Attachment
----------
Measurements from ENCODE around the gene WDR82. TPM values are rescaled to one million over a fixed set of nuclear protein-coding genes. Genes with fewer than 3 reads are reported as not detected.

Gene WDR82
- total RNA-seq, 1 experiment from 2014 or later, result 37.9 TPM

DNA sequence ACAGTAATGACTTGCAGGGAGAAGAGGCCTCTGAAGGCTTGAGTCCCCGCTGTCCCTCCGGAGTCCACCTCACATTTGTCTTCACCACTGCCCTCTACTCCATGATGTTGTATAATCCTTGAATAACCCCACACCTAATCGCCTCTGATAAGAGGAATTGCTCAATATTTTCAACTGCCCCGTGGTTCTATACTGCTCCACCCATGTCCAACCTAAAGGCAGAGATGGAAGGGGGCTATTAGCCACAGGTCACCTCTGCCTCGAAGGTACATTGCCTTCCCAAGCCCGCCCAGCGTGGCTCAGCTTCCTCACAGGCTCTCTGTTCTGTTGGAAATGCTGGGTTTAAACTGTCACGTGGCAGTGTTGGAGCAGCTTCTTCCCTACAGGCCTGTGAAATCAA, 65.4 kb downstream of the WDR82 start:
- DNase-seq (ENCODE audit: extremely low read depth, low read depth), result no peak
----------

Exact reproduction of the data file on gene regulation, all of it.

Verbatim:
Measurements from ENCODE around the gene WDR82. TPM values are rescaled to one million over a fixed set of nuclear protein-coding genes. Genes with fewer than 3 reads are reported as not detected.

Gene WDR82
- total RNA-seq, 1 experiment from 2014 or later, result 37.9 TPM

DNA sequence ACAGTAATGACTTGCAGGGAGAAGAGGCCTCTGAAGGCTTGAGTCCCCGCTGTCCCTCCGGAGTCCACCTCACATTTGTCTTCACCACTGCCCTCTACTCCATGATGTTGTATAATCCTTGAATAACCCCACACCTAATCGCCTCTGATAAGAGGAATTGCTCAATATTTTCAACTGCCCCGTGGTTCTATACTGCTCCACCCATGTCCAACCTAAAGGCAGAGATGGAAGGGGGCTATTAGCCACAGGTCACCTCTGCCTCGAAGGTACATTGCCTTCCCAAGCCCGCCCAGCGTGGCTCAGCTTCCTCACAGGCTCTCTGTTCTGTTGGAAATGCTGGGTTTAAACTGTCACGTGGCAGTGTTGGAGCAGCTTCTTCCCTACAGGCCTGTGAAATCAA, 65.4 kb downstream of the WDR82 start:
- DNase-seq (ENCODE audit: extremely low read depth, low read depth), result no peak